All things considered, the DSi seems to be a mixed bag. It certainly adds some functionality, but much of it appears mediocre at best. Picture and music support seem incidental as opposed to integral, and info concerning features like superior sound quality and the promised integrated web browser seem scarce. (And, as anyone who’s used the app can corroborate, saying that the browser will be superior to the original DS Browser cart is dubious praise.)

From Nintendo’s insistence that the system will be the company’s "third platform" –- a role previously filled by the recently abandoned GBA -– to statements like those of NOA’s Cammie Dunaway to our own Game Life blog in which she announced that the DSi would continue in the tradition of Nintendo’s handhelds by not being region locked … maybe … even the Big N seems a little unsure why we should be excited about the product. And yet, for some reason, I am.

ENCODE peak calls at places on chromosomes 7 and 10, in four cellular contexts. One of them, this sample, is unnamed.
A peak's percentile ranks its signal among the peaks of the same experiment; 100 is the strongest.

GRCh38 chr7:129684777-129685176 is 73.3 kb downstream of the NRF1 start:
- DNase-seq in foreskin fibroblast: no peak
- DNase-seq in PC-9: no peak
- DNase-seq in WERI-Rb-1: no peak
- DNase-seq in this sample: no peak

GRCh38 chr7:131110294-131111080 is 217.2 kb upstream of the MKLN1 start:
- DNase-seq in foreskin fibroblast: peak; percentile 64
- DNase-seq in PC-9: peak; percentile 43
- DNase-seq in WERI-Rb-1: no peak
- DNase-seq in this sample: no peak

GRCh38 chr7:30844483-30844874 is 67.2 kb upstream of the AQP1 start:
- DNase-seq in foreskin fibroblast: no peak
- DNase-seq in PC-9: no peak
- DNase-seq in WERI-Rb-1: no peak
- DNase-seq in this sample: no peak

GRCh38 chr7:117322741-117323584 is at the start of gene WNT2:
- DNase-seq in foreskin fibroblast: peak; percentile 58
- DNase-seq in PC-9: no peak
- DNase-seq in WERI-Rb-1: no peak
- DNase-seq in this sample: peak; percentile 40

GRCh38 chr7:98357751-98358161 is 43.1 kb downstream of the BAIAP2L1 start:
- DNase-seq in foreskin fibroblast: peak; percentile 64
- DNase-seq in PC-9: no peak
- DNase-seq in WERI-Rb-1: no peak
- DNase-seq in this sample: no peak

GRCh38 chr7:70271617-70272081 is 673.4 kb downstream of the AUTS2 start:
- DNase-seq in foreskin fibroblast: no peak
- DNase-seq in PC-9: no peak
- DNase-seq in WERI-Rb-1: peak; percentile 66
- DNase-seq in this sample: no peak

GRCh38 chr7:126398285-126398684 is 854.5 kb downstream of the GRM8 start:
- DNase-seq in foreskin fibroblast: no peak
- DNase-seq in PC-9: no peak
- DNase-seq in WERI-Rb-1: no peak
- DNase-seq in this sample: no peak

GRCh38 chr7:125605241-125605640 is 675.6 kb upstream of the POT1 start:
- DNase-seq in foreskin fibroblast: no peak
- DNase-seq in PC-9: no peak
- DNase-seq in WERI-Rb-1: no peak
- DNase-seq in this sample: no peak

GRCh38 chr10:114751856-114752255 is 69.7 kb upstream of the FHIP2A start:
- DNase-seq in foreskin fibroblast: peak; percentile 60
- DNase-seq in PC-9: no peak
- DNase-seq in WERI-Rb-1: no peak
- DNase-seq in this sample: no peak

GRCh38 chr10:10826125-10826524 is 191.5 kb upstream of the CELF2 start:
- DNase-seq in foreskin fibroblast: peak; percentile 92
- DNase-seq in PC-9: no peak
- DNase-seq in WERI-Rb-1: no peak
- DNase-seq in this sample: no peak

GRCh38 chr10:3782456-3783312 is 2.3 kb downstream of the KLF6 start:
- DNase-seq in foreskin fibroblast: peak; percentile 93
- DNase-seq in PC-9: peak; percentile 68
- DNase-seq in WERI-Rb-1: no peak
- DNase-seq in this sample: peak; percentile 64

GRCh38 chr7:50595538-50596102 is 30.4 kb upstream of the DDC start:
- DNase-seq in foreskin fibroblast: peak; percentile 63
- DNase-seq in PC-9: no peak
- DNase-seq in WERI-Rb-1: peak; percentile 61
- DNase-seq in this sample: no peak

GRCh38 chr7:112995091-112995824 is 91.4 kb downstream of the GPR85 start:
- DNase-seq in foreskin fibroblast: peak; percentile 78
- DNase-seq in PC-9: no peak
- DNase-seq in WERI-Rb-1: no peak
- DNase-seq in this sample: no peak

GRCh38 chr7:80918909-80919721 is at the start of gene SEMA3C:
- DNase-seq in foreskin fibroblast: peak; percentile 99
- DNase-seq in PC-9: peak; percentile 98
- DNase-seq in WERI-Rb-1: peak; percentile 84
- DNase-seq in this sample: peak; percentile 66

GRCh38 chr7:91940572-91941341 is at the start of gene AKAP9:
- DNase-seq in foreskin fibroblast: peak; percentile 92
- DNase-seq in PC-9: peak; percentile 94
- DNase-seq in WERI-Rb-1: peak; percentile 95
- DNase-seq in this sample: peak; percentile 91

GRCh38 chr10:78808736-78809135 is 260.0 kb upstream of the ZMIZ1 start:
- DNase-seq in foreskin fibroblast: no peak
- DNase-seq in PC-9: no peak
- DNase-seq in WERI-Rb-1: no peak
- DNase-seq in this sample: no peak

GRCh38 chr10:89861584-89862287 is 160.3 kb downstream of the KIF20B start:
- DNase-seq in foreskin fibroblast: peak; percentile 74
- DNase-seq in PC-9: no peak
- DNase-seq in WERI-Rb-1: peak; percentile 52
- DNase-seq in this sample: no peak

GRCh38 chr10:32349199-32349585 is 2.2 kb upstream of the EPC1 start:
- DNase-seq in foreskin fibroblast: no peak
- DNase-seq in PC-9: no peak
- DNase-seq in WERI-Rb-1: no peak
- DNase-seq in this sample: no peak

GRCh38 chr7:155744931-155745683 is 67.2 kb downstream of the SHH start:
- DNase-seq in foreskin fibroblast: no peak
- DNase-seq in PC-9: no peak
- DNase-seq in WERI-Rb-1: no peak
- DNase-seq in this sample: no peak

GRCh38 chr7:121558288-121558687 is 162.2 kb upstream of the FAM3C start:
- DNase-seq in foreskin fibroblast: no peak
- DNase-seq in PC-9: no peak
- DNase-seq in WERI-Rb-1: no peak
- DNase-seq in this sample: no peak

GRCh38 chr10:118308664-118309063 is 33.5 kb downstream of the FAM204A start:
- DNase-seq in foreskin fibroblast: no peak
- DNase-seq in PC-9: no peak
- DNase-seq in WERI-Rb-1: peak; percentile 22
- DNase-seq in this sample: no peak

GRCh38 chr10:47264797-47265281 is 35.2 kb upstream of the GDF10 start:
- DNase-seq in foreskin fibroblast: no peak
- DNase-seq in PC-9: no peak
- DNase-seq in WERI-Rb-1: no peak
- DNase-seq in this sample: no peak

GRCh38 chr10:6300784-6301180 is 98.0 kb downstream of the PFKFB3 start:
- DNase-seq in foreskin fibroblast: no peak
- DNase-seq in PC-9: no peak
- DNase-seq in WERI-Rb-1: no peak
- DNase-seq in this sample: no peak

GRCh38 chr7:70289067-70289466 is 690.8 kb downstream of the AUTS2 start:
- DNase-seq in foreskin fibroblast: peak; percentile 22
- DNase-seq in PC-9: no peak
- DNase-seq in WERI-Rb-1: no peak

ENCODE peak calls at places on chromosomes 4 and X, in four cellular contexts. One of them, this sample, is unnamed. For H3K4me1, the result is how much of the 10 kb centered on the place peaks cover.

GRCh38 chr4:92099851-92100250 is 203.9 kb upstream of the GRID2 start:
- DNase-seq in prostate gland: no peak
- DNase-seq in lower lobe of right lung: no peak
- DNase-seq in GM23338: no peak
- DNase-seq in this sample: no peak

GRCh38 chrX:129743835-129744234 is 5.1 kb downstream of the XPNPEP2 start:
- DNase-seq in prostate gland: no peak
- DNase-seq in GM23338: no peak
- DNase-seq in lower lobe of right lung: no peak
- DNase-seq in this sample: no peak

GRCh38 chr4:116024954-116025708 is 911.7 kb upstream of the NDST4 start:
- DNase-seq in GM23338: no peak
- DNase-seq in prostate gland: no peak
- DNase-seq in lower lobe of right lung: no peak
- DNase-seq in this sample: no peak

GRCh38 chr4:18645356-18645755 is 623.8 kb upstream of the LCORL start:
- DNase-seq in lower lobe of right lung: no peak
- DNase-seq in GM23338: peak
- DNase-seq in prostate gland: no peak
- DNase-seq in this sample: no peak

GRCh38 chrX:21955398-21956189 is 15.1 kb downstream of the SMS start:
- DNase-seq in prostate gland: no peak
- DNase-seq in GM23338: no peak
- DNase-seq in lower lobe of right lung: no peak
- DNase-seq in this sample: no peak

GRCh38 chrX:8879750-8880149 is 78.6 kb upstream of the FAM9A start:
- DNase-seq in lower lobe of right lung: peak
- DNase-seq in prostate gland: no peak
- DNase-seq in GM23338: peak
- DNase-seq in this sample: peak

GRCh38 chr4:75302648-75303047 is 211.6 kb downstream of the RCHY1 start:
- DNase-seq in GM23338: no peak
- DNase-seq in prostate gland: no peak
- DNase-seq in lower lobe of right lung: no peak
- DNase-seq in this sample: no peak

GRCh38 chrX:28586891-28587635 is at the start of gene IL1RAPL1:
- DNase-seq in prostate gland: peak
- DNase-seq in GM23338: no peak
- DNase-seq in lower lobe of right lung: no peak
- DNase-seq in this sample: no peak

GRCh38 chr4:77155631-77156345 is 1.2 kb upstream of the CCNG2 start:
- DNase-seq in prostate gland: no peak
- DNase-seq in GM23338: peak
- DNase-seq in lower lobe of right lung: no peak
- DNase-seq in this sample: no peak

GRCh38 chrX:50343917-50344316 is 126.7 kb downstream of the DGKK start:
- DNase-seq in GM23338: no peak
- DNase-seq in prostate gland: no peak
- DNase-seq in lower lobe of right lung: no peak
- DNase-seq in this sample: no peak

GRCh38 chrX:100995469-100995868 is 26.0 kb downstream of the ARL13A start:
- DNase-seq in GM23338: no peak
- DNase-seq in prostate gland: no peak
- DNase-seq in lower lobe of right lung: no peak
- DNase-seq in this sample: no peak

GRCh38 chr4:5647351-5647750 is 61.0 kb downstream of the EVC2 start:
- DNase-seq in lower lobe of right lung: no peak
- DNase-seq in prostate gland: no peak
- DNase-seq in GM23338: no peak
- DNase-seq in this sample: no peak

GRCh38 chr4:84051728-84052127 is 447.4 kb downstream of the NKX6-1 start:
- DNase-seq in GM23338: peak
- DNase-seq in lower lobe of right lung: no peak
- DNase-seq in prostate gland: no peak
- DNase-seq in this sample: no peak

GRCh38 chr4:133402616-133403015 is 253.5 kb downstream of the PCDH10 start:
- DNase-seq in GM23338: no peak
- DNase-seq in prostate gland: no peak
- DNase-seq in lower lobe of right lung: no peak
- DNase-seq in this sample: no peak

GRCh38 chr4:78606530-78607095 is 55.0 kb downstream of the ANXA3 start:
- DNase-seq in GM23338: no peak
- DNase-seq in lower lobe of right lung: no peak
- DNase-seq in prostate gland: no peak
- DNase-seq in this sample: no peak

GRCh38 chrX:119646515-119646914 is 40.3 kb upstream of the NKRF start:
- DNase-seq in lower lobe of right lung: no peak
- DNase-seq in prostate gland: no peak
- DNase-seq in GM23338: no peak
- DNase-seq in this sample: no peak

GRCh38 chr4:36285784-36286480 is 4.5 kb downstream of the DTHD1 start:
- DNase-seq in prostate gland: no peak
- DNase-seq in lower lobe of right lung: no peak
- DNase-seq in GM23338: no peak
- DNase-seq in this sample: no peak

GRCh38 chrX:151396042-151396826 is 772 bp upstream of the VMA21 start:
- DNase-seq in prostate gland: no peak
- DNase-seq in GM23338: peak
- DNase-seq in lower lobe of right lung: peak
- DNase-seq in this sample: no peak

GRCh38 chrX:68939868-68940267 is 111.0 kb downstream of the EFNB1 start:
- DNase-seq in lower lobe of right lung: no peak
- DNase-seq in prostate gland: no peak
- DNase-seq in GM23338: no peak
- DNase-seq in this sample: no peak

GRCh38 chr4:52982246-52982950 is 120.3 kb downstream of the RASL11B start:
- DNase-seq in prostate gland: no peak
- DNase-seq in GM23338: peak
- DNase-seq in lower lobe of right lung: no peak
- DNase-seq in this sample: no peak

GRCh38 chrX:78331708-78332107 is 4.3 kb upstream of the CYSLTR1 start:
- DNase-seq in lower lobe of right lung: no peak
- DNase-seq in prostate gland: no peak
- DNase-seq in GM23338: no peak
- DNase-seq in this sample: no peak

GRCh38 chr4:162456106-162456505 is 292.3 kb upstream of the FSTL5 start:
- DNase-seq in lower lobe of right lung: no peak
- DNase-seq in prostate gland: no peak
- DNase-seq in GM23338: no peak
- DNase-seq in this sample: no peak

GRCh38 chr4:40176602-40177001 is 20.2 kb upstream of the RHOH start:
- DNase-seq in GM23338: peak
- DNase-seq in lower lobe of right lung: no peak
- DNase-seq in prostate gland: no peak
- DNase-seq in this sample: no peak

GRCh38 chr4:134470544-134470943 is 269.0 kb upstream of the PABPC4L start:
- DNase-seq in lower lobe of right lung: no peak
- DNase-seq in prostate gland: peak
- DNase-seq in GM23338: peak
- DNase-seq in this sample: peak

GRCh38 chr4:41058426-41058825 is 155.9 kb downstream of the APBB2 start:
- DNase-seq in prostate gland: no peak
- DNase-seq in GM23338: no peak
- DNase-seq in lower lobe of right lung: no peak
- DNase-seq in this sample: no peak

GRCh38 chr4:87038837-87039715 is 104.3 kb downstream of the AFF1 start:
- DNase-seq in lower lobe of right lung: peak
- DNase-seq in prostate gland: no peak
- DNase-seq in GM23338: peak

In recent years Nintendo has taken to revamping systems with features that should arguably have been integrated from the get-go, and summarily wowing us with their newest flavor of shiny plastic. And, at least with regard to their handheld lineup, the trick has been working. There are gamers out there chomping at the bit to hand the company money for devices that, in one form or another, they already own. I know this to be true because I am such a gamer.

I was an early adopter of both the original DS and the DS Lite, not to mention its forerunner the Gameboy Advance. Hell, I even imported a GBA SP just to get it a few months before the North American release. To my mind, I do this not because I’m a totally rabid Nintendo fanboy (although that’s an accusation I’ve faced in the past) but merely because I’m an avid gamer-on-the-go with a unique love for Nintendo’s robust portables. Even when they’re slightly less robust than I’d like.

So now, after this lengthy diatribe about how the DSi may well not be worth the $180+ they’ll be asking for it on American shores, I will admit to you that I’ll probably buy one anyway.

As a fan of Nintendo, a handheld gamer, and a gadget guy, I simply can’t resist the allure of new plastic.